The Lundell alternator current is limited by the leakage inductance of the design.Then refute the claims I make in post #14. Explain why a Lundell alternator doesn't need current limiting. Explain why an alternator will create a load dump, while a generator does not. Explain why an open-circuited alternator generates hundreds of volts, while a generator will not.
They are inherently self limiting due to inductive impedance of the stator windings and its iron cores magnetic properties.Then refute the claims I make in post #14. Explain why a Lundell alternator doesn't need current limiting. Explain why an alternator will create a load dump, while a generator does not. Explain why an open-circuited alternator generates hundreds of volts, while a generator will not.
I work on vehicles and equipment with modern alternators and electrical systems that have been largely updated to modern designs. All of our farm machinery regardless of age have standard 12 or 24 volt system with 70 - 150+ amp alternators. The oldest vehicle I own and regularly drive now is a 1994 model with all modern EFI and whatnot.That is because you work on 1930's technology tractors.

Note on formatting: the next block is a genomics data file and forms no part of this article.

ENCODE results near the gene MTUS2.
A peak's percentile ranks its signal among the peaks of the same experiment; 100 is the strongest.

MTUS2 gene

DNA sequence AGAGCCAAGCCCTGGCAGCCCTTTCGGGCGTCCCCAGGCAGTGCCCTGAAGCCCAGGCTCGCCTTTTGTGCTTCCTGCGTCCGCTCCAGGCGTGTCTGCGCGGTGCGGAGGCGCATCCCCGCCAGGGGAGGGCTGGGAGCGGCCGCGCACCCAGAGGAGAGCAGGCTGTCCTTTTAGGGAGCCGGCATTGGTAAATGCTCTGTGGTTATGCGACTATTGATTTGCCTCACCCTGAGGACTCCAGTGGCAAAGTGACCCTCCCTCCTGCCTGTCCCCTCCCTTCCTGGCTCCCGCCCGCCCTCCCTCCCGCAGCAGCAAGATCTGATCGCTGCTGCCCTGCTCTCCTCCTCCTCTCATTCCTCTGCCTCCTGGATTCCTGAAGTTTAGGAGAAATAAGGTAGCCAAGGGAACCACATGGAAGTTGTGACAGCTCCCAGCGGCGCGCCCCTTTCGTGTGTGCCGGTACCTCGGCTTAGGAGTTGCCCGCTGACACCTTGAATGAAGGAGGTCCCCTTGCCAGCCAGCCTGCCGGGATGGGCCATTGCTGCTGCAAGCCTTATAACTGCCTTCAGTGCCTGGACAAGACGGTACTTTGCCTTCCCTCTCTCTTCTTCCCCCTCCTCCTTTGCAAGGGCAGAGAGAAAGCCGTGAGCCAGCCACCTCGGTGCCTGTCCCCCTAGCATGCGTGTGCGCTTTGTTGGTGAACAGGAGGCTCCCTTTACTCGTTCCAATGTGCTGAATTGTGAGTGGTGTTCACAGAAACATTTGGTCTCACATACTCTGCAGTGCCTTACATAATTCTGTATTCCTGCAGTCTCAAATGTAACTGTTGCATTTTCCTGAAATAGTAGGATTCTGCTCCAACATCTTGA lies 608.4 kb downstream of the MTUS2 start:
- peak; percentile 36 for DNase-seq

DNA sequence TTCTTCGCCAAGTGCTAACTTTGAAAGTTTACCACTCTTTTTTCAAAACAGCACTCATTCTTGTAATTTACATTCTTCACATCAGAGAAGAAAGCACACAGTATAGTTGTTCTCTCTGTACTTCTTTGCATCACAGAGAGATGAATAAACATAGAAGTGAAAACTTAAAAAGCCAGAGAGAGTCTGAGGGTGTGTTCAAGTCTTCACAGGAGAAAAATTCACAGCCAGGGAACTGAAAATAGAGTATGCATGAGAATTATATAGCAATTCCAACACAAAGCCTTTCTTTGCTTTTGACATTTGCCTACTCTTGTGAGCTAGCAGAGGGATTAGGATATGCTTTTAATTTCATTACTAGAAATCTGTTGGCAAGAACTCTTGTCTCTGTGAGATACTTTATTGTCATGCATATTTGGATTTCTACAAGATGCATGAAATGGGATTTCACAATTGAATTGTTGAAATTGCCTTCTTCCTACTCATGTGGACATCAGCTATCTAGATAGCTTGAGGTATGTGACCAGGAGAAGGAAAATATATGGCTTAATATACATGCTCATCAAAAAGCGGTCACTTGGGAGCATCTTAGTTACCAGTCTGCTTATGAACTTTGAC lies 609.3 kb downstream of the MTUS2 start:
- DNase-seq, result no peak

From personal experience and observations I can say that years ago both DC generators and AC alternators used the same type of electromagnetic buzzing solenoid designs to control their voltage output. Also it's not that hard to transplant a modern alternators regulator system into a old DC generators voltage regulator box and have it control things rather than using its old buzzing solenoid design.I am saying that the way an alternator charging system works is a bit different than the way a generator charging system.
At a constant RPM, a DC generator's output voltage is proportional to it's applied Field voltage, Vo=k*Vf. The current out of the generator's output terminal is a function of the external load (within its useful range). It is a voltage source..., so much so that generator charging systems need to have a current-cutout circuit to protect the generator from excessive output current in the event that it is charging a badly discharged battery.
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by Jake Hertz
by Jake Hertz